IN THE MILITARY
The intrepid interpreters
A new book tells how nisei translators helped win World War II
ARMY HISTORIAN John C. McNaughton has worked for nearly two decades on the first official history of the 6,000 Japanese-American Army linguists credited by many with altering the outcome of World War II.
Besides providing a synopsis of the history of the Japanese in Hawaii and the mainland, McNaughton's book -- "Nisei Linguists" -- traces the beginnings of the Military Intelligence Service that began months before the 1941 attack on Pearl Harbor with the Fourth Army Intelligence School at the Presidio in San Francisco. The book comes out March 20.
During the war, the Military Intelligence Language School operated in Minnesota at Fort Savage and Fort Snelling. By the spring of 1946, the school graduated 6,000 linguists. The book, in great detail, retraces the war in the Pacific and the contributions of nisei linguists in places like China-Burma, the Philippines, Okinawa, the Aleutians, Guadalcanal, Guam and postwar Japan.
COVER PHOTO FROM NATIONAL ARCHIVES
John C. McNaughton's 514-page "Nisei Linguists: Japanese Americans in the Military Service During World War II," will be officially released on March 20 in the U.S. Senate Russell Office Building with Hawaii Sen. Daniel Akaka officiating over the ceremony. Co-sponsors of the event are the U.S. Army and the Japanese American Veterans Association. On the cover, 7th Infantry Division Sgts. Hiroshi "Bud" Mukaye, left, and Ralph Minoru Saito, center, question a Japanese sailor at Okinawa on June 17, 1945.
Last week Sen. Daniel Akaka said: "Many of the government's records on MIS remained classified, simply for lack of attention. It wasn't until we started to push that the records detailing their achievements were finally released."
The Hawaii Democrat said "military experts agree that the intelligence work of Japanese Americans in the MIS helped bring World War II to an earlier conclusion. Their heroic work undoubtedly saved many soldiers' lives, and their contributions will be remembered throughout history."
Akaka, after being briefed by Sunao Ishio, who in 1994 was president of the Japanese American Veterans Association, drafted legislation that called on the Army to produce a book about the contributions of nisei during World War II.
The Japanese-American linguists translated captured enemy documents, interrogated Japanese prisoners of war, intercepted communications, persuaded Japanese soldiers to surrender, deployed behind enemy lines to collect information and sabotage enemy operations and conducted psychological warfare.
Prior to this assignment McNaughton, who in 1994 was head of the Army's language school in Monterey, Calif., had just completed a $50,000 Army study ordered by Congress under another law authored by Akaka, involving the war records of more than 100 Asian and Pacific Island American soldiers. That review in 2000 resulted in upgrading the Distinguished Service Crosses awarded to 22 Asian-American soldiers, including Sen. Daniel Inouye, to the Medal of Honor.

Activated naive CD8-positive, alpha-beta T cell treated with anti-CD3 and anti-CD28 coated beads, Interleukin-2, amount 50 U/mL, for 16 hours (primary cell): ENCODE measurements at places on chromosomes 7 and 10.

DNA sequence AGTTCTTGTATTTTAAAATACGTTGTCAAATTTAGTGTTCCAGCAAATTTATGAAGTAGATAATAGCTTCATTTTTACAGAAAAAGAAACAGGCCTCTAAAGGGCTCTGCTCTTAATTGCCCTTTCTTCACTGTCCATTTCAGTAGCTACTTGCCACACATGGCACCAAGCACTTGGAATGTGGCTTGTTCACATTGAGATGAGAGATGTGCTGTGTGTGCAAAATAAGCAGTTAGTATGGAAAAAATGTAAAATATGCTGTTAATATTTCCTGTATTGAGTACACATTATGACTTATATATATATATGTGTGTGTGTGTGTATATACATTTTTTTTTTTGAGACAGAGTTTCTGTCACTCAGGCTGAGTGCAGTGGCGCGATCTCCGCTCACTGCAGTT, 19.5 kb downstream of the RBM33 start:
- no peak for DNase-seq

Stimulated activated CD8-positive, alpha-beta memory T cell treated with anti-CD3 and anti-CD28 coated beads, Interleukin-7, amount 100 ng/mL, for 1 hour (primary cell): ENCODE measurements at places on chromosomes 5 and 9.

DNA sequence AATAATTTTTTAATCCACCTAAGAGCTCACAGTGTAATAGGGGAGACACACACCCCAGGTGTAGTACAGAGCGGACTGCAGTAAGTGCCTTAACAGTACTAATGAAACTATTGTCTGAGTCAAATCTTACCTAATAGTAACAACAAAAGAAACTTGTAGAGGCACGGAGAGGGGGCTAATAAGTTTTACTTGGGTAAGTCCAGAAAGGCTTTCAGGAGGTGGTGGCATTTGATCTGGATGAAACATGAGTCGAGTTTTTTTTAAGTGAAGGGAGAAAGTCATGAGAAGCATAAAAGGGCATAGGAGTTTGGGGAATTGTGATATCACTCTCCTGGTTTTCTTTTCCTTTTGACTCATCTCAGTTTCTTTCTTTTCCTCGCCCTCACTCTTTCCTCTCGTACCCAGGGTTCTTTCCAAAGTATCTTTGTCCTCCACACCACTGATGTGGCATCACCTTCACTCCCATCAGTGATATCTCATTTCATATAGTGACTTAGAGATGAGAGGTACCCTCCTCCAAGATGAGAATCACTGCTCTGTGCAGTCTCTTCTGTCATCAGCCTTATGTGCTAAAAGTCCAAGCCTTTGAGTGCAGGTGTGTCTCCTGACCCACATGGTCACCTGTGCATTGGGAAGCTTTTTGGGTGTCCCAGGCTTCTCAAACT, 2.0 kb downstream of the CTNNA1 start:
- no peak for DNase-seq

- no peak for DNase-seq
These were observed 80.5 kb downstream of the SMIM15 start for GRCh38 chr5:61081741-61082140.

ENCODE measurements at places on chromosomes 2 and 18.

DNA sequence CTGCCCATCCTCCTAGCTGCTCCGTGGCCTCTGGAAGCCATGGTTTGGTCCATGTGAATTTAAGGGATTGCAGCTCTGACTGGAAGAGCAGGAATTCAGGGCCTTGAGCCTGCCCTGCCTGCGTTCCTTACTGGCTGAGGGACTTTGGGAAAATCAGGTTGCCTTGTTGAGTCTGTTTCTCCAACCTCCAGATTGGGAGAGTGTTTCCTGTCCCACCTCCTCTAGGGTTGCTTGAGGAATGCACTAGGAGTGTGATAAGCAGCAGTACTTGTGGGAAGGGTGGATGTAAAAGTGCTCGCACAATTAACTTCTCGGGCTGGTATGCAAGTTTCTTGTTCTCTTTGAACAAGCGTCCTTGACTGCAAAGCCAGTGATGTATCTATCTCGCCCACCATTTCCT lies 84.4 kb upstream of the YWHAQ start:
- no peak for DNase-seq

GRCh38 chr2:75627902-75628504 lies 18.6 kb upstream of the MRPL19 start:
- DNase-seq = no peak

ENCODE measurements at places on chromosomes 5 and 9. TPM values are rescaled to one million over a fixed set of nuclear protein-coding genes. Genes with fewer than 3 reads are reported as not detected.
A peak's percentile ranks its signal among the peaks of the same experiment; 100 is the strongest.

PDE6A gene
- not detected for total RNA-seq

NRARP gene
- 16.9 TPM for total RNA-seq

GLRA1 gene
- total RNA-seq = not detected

McNaughton, now the historian for U.S. European Command in Stuttgart, Germany, said the exploits of the Military Intelligence Service were made public at the end of World War II, but were overshadowed by the accomplishments of the nisei soldiers of the 100th Battalion and the 442nd Regimental Combat Team, one of the most highly decorated Army units in World War II.
Besides the secrecy that surrounded the nisei linguists' wartime intelligence activities, MIS soldiers never operated as an unit, said McNaughton, who received his Ph.D. in European history from Johns Hopkins University. These linguists were assigned to every major military unit and headquarters in the Pacific war.
"The soldiers of the MIS were involved individually in so many campaigns," McNaughton said. "There were 6,000 intelligence specialists who served in companies, divisions and corps and headquarters. Theirs became a forgotten history."
McNaughton, in a telephone interview from his office in Germany, credited Joe Harrington, a retired Navy journalist who in 1979 contacted several hundred nisei linguists and described their wartime efforts in the book "Yankee Samurai," with being the first to publicize the achievements of the MIS.
McNaughton said he saw his job as a historian as "verifying what the veterans said" in books like the "Yankee Samurai" and other publications, which were mainly personal oral histories. "In many cases they were very accurate. In others some of it was exaggerated -- something that old soldiers tend to do."
McNaughton said he completed most of his research, which included interviews with 45 nisei linguists, in 1996.
Then the hardest part began.
"I had to digest it all and put pen to paper," said the retired Army Reserve lieutenant colonel.
"I would do two or three chapters a year," McNaughton added.
Then he would send parts of his manuscript to MIS veterans, like local MIS and 442nd historian Ted Tsukiyama, "to get informal feedback from them."
During those years McNaughton also was transferred to different duty stations.
When he began his research McNaughton was the head historian of the Defense Language Institute Foreign Language Center in California, which is the predecessor to foreign language schools the Army first formed in 1941 at the Presidio.
In 2001 McNaughton was transferred to Fort Shafter and completed the book while in Hawaii. In April 2005 he moved to Europe.
McNaughton said he believes there are exploits of the nisei linguists still to be told and he hopes that their sons and daughters will continue to tell their story.